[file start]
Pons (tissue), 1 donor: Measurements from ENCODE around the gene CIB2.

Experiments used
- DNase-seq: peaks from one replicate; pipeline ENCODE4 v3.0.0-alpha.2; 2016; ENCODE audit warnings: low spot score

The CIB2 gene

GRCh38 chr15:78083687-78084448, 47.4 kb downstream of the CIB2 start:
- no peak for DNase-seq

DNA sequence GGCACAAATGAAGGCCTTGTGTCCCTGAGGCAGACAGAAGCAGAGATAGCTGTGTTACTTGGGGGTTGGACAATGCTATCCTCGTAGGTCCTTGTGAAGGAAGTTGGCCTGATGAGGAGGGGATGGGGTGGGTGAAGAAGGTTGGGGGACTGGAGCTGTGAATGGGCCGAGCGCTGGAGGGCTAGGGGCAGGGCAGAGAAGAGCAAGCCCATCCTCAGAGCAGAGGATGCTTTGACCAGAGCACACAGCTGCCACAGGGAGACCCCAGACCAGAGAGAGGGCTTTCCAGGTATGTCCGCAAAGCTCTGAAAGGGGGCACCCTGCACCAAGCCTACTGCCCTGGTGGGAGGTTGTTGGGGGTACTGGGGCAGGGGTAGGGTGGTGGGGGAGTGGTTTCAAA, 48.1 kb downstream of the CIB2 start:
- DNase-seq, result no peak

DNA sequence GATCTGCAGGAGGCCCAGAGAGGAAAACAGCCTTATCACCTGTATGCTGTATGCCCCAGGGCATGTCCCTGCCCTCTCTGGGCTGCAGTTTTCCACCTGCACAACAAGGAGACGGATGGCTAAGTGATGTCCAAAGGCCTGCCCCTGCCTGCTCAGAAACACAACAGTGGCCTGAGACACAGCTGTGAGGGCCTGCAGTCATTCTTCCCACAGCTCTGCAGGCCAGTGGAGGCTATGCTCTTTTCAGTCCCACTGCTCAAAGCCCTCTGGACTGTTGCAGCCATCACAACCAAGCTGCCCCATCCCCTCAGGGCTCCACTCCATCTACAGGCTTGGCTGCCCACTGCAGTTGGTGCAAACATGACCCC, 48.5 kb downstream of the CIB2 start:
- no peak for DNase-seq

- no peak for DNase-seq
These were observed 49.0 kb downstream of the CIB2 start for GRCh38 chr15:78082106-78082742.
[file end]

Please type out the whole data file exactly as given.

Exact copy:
Pons (tissue), 1 donor: Measurements from ENCODE around the gene CIB2.

Experiments used
- DNase-seq: peaks from one replicate; pipeline ENCODE4 v3.0.0-alpha.2; 2016; ENCODE audit warnings: low spot score

The CIB2 gene

GRCh38 chr15:78083687-78084448, 47.4 kb downstream of the CIB2 start:
- no peak for DNase-seq

DNA sequence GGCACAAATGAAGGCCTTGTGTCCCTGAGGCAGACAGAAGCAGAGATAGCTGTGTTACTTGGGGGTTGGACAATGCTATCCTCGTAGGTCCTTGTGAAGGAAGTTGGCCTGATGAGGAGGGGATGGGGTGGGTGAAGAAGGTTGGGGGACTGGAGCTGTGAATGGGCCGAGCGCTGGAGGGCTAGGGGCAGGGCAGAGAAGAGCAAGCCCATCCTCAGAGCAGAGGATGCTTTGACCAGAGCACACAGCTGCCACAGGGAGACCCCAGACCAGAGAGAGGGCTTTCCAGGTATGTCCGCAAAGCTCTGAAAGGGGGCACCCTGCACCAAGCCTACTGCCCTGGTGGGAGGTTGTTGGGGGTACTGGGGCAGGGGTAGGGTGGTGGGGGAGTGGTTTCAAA, 48.1 kb downstream of the CIB2 start:
- DNase-seq, result no peak

DNA sequence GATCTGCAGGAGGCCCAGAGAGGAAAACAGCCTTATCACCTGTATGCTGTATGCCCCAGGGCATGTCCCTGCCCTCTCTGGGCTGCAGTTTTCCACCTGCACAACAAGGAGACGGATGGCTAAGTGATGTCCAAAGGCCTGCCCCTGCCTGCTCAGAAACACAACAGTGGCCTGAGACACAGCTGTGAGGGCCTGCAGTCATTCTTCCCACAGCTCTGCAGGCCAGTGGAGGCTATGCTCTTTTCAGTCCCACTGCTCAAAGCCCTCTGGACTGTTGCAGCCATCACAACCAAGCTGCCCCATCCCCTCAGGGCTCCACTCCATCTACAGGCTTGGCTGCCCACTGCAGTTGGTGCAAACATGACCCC, 48.5 kb downstream of the CIB2 start:
- no peak for DNase-seq

- no peak for DNase-seq
These were observed 49.0 kb downstream of the CIB2 start for GRCh38 chr15:78082106-78082742.